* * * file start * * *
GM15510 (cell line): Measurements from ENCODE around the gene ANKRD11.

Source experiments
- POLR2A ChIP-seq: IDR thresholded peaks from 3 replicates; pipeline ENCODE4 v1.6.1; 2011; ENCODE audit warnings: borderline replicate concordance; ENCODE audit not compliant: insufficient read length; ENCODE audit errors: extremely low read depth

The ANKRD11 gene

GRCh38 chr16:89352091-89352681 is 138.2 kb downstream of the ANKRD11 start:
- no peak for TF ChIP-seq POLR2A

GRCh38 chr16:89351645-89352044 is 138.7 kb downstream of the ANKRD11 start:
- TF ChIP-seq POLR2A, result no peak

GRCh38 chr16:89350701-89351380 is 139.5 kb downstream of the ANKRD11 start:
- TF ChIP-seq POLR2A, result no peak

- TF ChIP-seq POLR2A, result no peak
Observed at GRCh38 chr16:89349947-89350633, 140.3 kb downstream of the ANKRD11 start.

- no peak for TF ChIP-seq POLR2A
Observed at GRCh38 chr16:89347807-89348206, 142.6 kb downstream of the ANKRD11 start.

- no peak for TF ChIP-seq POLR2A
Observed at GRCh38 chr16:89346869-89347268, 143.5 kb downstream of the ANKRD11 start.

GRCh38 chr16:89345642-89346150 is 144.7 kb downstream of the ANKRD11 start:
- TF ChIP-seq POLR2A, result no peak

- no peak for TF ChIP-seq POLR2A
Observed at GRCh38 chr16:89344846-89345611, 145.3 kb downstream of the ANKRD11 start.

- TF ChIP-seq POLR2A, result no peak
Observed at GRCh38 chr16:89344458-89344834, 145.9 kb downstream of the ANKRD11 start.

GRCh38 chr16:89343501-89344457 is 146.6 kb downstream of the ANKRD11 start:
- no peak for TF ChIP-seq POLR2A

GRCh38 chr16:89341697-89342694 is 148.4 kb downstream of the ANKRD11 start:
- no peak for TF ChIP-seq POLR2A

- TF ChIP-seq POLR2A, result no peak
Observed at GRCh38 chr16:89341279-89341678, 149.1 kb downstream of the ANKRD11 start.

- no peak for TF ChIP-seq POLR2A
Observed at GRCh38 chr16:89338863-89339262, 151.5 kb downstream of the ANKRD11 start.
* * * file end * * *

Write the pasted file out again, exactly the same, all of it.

GM15510 (cell line): Measurements from ENCODE around the gene ANKRD11.

Source experiments
- POLR2A ChIP-seq: IDR thresholded peaks from 3 replicates; pipeline ENCODE4 v1.6.1; 2011; ENCODE audit warnings: borderline replicate concordance; ENCODE audit not compliant: insufficient read length; ENCODE audit errors: extremely low read depth

The ANKRD11 gene

GRCh38 chr16:89352091-89352681 is 138.2 kb downstream of the ANKRD11 start:
- no peak for TF ChIP-seq POLR2A

GRCh38 chr16:89351645-89352044 is 138.7 kb downstream of the ANKRD11 start:
- TF ChIP-seq POLR2A, result no peak

GRCh38 chr16:89350701-89351380 is 139.5 kb downstream of the ANKRD11 start:
- TF ChIP-seq POLR2A, result no peak

- TF ChIP-seq POLR2A, result no peak
Observed at GRCh38 chr16:89349947-89350633, 140.3 kb downstream of the ANKRD11 start.

- no peak for TF ChIP-seq POLR2A
Observed at GRCh38 chr16:89347807-89348206, 142.6 kb downstream of the ANKRD11 start.

- no peak for TF ChIP-seq POLR2A
Observed at GRCh38 chr16:89346869-89347268, 143.5 kb downstream of the ANKRD11 start.

GRCh38 chr16:89345642-89346150 is 144.7 kb downstream of the ANKRD11 start:
- TF ChIP-seq POLR2A, result no peak

- no peak for TF ChIP-seq POLR2A
Observed at GRCh38 chr16:89344846-89345611, 145.3 kb downstream of the ANKRD11 start.

- TF ChIP-seq POLR2A, result no peak
Observed at GRCh38 chr16:89344458-89344834, 145.9 kb downstream of the ANKRD11 start.

GRCh38 chr16:89343501-89344457 is 146.6 kb downstream of the ANKRD11 start:
- no peak for TF ChIP-seq POLR2A

GRCh38 chr16:89341697-89342694 is 148.4 kb downstream of the ANKRD11 start:
- no peak for TF ChIP-seq POLR2A

- TF ChIP-seq POLR2A, result no peak
Observed at GRCh38 chr16:89341279-89341678, 149.1 kb downstream of the ANKRD11 start.

- no peak for TF ChIP-seq POLR2A
Observed at GRCh38 chr16:89338863-89339262, 151.5 kb downstream of the ANKRD11 start.